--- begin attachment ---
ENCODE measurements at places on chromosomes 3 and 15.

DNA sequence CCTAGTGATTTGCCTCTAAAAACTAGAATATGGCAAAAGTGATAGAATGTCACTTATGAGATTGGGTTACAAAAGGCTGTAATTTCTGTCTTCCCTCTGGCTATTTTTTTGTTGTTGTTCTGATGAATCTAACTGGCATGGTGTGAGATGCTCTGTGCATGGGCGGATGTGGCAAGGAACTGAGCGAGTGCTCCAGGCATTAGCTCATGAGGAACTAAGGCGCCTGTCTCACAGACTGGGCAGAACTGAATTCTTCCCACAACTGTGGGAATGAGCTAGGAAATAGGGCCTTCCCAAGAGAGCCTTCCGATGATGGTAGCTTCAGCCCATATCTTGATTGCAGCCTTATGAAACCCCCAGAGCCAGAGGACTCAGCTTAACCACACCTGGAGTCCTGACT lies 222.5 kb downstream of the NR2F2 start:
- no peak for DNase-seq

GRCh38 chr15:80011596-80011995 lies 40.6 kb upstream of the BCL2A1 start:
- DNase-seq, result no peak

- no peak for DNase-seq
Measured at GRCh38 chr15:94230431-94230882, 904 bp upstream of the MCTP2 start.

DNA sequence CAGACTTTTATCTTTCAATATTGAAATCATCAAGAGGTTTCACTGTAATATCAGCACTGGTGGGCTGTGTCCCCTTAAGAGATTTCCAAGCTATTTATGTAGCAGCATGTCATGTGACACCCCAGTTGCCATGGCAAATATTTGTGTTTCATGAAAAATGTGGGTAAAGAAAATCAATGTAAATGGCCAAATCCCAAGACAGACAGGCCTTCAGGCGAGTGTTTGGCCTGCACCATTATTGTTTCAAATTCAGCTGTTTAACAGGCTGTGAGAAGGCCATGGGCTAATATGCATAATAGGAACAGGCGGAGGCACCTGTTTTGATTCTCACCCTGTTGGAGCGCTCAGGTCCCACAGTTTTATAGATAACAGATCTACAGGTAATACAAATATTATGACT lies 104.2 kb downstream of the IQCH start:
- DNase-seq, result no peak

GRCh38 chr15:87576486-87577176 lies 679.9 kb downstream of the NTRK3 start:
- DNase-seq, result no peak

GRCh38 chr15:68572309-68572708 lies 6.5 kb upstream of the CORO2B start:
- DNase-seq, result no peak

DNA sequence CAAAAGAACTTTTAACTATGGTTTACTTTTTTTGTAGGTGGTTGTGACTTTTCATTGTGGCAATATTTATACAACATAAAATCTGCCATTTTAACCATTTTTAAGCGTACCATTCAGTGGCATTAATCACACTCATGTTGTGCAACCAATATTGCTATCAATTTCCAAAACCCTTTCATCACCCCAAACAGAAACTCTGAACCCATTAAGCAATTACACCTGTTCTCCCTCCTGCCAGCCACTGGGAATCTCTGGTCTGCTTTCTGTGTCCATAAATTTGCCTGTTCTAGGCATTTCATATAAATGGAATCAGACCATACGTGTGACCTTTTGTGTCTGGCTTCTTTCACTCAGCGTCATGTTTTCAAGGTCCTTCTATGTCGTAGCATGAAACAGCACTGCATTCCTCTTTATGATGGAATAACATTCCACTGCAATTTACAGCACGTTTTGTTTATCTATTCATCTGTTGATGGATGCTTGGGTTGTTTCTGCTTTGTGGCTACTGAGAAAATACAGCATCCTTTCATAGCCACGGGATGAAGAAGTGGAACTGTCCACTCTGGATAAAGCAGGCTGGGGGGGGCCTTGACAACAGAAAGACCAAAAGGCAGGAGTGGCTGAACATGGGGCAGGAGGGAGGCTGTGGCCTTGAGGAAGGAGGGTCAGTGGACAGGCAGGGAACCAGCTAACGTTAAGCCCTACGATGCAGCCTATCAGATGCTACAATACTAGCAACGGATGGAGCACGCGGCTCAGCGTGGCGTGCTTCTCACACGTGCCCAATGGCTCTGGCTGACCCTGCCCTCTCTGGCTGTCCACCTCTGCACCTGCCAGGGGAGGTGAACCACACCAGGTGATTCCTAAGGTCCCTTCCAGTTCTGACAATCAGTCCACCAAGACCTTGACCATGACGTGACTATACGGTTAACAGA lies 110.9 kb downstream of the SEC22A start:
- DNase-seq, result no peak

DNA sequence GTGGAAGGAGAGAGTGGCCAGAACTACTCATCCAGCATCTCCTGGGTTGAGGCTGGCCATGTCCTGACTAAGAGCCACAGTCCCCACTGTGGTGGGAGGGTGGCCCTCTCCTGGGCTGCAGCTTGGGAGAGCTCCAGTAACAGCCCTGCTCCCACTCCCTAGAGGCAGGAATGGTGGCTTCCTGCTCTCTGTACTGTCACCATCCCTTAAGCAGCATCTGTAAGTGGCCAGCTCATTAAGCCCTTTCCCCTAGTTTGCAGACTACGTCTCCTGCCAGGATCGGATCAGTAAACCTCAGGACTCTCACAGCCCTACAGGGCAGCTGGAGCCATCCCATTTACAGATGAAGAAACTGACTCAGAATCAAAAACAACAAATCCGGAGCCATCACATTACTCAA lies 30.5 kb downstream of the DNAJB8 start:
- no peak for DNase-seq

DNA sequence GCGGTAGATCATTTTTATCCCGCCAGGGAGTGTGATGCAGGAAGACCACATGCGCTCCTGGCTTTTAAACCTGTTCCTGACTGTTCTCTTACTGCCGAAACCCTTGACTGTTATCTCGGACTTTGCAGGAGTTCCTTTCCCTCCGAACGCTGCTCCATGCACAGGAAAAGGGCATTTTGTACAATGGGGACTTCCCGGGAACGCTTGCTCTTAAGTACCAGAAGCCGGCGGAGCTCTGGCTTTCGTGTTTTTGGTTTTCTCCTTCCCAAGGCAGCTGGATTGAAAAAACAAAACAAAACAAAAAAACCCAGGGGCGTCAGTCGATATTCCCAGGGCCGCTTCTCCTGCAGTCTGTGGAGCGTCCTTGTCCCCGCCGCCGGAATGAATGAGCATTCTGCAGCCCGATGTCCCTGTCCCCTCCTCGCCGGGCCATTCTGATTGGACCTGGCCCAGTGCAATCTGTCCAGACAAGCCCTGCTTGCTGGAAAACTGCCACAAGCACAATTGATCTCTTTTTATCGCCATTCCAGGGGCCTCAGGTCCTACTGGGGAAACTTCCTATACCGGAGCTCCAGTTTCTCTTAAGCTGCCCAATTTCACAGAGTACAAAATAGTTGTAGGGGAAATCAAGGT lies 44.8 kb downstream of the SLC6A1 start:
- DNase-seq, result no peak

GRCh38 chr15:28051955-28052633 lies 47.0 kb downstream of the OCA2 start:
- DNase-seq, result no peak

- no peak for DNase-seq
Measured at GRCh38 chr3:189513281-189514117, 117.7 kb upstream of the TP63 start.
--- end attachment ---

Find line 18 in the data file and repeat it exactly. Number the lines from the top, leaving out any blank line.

DNA sequence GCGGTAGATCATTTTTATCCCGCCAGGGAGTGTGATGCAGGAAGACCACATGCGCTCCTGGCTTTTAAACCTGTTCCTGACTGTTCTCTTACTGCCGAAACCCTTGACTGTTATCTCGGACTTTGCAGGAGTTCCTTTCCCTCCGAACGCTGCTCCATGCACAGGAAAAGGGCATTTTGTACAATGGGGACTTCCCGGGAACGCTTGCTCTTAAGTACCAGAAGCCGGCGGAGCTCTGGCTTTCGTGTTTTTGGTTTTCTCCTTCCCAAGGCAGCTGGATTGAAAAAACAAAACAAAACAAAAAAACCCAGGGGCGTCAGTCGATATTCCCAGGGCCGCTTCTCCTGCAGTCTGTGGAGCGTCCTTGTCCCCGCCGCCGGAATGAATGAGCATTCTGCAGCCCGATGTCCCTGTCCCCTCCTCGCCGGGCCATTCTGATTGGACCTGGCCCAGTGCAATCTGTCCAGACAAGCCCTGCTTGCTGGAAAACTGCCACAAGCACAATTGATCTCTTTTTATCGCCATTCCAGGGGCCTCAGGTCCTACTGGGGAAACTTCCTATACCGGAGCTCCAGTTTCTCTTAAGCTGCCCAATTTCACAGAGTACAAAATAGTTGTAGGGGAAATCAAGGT lies 44.8 kb downstream of the SLC6A1 start: